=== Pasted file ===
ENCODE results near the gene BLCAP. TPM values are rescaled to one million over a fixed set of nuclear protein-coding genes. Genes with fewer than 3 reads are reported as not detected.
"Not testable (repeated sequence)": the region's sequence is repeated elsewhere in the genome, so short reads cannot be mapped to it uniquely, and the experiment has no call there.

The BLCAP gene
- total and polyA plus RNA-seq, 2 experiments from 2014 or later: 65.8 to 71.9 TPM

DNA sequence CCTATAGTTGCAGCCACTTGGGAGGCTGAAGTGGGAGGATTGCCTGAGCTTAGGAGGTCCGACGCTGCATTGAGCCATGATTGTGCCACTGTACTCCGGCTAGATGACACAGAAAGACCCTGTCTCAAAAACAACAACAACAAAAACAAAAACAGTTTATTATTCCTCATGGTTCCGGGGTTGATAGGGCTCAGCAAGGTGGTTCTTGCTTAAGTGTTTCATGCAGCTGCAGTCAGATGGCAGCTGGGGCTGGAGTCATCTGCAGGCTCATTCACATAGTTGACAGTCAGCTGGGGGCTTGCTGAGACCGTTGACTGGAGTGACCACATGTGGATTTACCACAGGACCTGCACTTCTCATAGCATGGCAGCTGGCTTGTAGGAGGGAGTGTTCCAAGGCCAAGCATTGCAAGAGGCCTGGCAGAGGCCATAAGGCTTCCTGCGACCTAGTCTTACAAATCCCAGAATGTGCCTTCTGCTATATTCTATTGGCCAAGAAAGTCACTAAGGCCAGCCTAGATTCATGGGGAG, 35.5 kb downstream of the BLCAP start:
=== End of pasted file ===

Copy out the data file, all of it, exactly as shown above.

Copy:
ENCODE results near the gene BLCAP. TPM values are rescaled to one million over a fixed set of nuclear protein-coding genes. Genes with fewer than 3 reads are reported as not detected.
"Not testable (repeated sequence)": the region's sequence is repeated elsewhere in the genome, so short reads cannot be mapped to it uniquely, and the experiment has no call there.

The BLCAP gene
- total and polyA plus RNA-seq, 2 experiments from 2014 or later: 65.8 to 71.9 TPM

DNA sequence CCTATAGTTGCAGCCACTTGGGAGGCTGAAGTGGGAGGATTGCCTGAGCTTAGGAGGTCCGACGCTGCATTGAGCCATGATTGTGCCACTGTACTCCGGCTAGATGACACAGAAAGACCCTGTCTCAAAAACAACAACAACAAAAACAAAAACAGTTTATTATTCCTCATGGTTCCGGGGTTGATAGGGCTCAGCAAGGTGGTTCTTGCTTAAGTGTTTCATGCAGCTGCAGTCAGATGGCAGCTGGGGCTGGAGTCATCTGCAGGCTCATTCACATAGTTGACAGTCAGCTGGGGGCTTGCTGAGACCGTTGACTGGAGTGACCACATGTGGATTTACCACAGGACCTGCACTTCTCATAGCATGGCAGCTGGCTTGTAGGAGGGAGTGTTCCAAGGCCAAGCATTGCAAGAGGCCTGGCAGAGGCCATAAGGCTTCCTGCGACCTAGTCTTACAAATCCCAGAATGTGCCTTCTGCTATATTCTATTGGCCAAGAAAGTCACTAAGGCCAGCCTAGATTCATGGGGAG, 35.5 kb downstream of the BLCAP start: